|by Terri Knudsen
|ARTIST:Jonas Kaufmann, VOICE: Tenor (lyrico spinto), BORN: 1969 in Germany, CURRENTLY IN: “Faust”, Met/HD broadcast
This interview has also been published on www.operalively.com and been
distributed to audiences attending "Faust" in Oslo, Norway.
operatic world is a strange one; you can often be considered the biggest
of them all within the circle of opera lovers and enthusiasts, and yet
if you mention their names to the man in the street, they won't know who
you're talking about. Being a pop/rock star means you can't walk down
the street without getting attention at and yet if you're an opera star
and considered one of the most successful people in your genre in the
world, you're simply adored on the stage and can, in most cases, walk
down the street ten minutes later and nobody would bat an eyelid.
Now, meet Jonas Kaufmann, a tenor internationally recognised as “one
of the most important artists of today”, on top of his game, the best in
the world - but how well do you know him?
Jonas Kaufmann was born in Munich,
Germany, in 1969. He grew up listening to his parents' collection of
classical music (ranging from Rachmaninov to Mozart) and attending
operas at Munich's Bavarian State Opera quite early on with his older
sister. In other words, it wasn't necessarily an unnatural development
for him to do a major in music at school, and be a part of various
choruses from primary school onwards. What may have been more of a
surprising turn was his decision to study mathematics after he was
adviced by his parents to do something sensible to fall back on to
support a family. As his father had made a decent living as an actuary,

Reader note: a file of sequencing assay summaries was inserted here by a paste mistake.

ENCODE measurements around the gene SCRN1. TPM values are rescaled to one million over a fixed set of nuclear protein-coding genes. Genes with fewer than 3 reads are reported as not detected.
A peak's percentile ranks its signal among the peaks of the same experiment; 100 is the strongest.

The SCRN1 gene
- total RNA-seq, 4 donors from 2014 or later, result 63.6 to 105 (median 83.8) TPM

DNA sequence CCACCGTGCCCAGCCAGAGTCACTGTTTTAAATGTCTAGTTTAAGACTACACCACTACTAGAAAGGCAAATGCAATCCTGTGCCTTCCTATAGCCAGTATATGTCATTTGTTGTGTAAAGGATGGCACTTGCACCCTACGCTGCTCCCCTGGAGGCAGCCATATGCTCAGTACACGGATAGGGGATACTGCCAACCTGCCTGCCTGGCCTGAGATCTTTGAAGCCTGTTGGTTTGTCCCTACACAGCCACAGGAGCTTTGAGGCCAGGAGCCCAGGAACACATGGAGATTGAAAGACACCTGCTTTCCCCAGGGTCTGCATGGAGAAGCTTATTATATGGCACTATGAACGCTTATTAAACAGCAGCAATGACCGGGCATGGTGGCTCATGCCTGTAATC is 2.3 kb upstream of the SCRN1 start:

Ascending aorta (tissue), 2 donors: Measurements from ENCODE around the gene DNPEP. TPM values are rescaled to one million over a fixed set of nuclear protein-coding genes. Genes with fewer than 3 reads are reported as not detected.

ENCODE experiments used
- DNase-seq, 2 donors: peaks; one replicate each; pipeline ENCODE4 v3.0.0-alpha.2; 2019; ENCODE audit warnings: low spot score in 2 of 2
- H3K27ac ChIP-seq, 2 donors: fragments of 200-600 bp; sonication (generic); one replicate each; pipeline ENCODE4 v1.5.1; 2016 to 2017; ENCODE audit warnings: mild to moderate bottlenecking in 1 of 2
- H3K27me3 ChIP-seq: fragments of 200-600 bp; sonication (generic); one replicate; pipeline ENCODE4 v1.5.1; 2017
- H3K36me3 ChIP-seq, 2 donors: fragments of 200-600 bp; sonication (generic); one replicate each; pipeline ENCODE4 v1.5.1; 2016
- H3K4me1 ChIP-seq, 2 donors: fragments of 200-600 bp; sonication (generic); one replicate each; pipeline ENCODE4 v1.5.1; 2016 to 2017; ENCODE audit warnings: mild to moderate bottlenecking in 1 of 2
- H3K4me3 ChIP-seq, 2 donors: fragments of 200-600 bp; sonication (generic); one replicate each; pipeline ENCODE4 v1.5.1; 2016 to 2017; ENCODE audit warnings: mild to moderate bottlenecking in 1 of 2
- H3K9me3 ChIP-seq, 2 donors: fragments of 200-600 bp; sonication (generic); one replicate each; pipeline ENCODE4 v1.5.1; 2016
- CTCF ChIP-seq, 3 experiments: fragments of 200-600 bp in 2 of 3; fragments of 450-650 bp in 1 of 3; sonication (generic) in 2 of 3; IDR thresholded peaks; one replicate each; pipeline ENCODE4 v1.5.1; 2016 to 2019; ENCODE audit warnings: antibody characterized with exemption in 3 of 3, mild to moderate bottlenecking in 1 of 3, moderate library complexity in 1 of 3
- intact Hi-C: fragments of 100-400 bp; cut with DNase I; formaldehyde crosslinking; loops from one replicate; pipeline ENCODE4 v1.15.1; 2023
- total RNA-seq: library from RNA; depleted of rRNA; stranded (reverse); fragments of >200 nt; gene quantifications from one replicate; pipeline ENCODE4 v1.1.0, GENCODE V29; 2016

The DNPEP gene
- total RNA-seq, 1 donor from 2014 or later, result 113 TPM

he decided to attempt following in his foot steps and studied numbers
for a couple of semesters - with mixed enthusiasm. As he realised it
wasn't really for him, he made a decision in 1989 to take the chance and
study singing at the Academy of Music and Theatre in Munich.
road from there to where he is now has been long, and sometimes bumpy,
but there's no denying that finishing a degree in mathematics probably
won't be necessary to support his family. Just as well, really.
Currently he's back at the
Metropolitan Opera in New York as “Faust” alongside René Pape and Marina
Poplavskaya, an opera which is broadcast to cinemas all over the world
in HD. The production is brought into the 20th century by director Des
McAnuff who decided to set it in between the World Wars, casting Faust
himself as a nuclear physicist who's coming of age and he's unhappy with
his life. So unhappy, in fact, that he decides to poison himself and in
the process curses God and summons the Devil. Or Mephistophele, as he
goes by here. The Devil sticks to what he knows best and willingly